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Re: Opinion

  On Fri, 14 Nov 1997, Christopher Pall wrote:
  > MS would like users to believe that it
  > must use IE to browse the web.
  Correction: MS would like it to be *true* that you must use IE to
  browse the web.
  That is a radical new aproach to the Internet that we never saw
  before Microsoft, afaik. Before, we had RFC's carefully expounding
  the difference between a protocol and implementation. Compatibility.
  Carefully defining "network byte-order" so any machine can read data
  off a network stream. But how the heck is a Macintosh supposed to
  implement ActiveX short of emulating a 80x86 CPU and significant
  portions of the Win API?
  There's nothing wring with writing platform-specific protocols, and
  doing so to reap market share in the ertswhile cross-platform
  Internet may also not be a legal transgression. But a moral one?
  We had a community of people living by a dream: communication between
  anybody. My love for the Internet got started when I founded a
  newsgroup for the support of people with a certain neurological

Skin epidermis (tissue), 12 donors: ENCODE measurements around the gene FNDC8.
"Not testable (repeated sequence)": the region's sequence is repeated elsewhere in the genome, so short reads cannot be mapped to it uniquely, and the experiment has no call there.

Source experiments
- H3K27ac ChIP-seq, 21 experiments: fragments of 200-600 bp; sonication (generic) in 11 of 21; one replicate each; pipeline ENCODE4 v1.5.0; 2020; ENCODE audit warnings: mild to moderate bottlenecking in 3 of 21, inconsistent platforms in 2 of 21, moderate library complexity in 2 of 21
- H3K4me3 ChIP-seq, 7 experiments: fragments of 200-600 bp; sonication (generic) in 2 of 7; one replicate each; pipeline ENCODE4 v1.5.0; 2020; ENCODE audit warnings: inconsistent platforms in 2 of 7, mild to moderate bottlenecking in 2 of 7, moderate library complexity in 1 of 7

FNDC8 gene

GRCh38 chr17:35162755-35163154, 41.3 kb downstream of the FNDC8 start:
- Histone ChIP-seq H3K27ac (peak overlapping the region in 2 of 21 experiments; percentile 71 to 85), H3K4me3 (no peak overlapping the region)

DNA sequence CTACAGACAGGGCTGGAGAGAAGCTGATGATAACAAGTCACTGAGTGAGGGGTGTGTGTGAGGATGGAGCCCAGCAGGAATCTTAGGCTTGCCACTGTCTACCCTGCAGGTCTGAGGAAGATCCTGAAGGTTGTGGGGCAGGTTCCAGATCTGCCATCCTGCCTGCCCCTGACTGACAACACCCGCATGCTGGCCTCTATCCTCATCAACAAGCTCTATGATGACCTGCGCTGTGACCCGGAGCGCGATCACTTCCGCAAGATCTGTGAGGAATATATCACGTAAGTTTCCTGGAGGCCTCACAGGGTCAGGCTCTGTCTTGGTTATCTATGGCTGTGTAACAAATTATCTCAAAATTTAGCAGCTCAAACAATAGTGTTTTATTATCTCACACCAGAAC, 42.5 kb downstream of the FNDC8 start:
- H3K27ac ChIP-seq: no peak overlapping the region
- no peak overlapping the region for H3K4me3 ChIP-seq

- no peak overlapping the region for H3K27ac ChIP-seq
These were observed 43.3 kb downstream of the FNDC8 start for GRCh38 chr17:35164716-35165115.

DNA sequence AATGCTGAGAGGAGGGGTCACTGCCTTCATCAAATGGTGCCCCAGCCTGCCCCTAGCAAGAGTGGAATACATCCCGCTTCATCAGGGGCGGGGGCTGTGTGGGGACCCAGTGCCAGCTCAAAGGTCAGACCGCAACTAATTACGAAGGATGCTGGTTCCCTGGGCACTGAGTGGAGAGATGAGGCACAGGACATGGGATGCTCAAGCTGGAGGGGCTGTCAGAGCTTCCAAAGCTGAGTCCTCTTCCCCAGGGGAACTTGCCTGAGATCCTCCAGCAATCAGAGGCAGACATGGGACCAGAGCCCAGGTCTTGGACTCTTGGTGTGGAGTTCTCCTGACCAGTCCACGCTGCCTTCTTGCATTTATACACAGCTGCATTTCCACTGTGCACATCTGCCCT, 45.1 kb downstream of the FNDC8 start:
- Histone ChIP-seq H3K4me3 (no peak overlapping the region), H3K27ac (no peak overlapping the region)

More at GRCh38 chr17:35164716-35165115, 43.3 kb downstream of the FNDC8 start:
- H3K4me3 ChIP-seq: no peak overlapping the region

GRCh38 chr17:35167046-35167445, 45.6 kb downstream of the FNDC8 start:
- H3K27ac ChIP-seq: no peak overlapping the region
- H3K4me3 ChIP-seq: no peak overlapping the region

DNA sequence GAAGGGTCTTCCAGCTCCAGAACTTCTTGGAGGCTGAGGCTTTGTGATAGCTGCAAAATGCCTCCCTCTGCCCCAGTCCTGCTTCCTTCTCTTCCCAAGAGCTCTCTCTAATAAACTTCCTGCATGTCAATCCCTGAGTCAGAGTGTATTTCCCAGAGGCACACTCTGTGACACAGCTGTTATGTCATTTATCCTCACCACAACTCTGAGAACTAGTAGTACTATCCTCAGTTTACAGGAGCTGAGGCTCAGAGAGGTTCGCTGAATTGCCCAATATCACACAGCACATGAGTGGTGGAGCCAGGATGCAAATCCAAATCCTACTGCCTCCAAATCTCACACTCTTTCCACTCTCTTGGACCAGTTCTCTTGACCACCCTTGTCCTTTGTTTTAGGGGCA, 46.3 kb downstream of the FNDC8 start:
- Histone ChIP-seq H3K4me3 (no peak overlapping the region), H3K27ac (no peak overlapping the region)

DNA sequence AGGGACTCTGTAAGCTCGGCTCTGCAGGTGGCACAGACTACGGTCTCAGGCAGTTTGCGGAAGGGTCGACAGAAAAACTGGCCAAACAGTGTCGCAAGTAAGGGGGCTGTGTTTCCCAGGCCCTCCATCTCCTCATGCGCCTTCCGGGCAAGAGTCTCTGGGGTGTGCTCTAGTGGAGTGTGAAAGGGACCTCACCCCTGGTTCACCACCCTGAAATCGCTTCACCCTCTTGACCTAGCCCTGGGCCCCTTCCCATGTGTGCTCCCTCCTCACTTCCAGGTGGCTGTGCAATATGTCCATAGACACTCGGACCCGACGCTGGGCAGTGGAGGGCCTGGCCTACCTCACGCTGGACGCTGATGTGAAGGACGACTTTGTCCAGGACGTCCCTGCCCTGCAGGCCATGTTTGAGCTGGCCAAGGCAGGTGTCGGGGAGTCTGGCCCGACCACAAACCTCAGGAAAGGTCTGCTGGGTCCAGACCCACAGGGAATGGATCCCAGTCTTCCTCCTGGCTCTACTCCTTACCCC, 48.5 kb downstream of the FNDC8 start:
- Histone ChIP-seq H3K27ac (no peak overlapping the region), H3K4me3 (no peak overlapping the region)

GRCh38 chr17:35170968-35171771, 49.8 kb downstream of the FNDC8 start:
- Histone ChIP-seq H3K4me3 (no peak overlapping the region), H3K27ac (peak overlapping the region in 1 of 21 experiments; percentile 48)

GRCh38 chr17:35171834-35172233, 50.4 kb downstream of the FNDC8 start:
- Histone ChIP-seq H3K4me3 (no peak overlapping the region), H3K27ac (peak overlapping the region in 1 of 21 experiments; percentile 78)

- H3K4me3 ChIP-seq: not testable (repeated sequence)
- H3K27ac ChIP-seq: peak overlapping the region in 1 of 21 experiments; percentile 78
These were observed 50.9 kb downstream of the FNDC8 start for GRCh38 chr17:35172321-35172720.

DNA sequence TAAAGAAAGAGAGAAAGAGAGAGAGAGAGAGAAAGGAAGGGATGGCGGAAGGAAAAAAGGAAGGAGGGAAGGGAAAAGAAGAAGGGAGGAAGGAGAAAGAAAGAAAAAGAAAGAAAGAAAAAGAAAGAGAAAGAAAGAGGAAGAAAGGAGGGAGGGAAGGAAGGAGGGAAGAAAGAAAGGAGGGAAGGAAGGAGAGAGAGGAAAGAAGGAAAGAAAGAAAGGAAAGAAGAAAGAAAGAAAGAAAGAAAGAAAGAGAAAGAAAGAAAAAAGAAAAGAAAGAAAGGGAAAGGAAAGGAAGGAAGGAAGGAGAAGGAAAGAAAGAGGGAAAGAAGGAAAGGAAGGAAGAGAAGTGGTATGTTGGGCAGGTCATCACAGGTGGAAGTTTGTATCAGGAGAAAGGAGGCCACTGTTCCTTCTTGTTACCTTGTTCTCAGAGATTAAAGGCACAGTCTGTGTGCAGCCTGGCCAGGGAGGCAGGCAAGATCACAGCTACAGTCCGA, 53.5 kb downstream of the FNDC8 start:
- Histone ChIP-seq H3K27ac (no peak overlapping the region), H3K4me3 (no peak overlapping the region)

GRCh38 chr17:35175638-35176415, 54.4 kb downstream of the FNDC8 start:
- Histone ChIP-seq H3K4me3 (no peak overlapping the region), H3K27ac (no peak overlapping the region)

condition; and I always had the vision of millions of people, "out
  there", no matter what computer they have, being able to share
  experiences and discovering "thank god, I'm not weird."
  In a very real sense, the Internet changed my life; and
  interoperability made it possible.  Most of my usenet friends were
  non-computer people without money for expensive systems. If NNTP were
  Exchange they would never have been part.
  That vision is now threatened. I am faced with the very real
  possibility that in a year or two's time, if I want to host an easily
  accesible FAQ on a web site somewhere, that I must shell out
  thousands for MS software and extra hardware.
  MS did not trample on 'net technology as much as they trampled on the
  culture. Which is not illegal, but it certainly explains the
  well-deserved and highly emotional Microsoft-bashing one sees out
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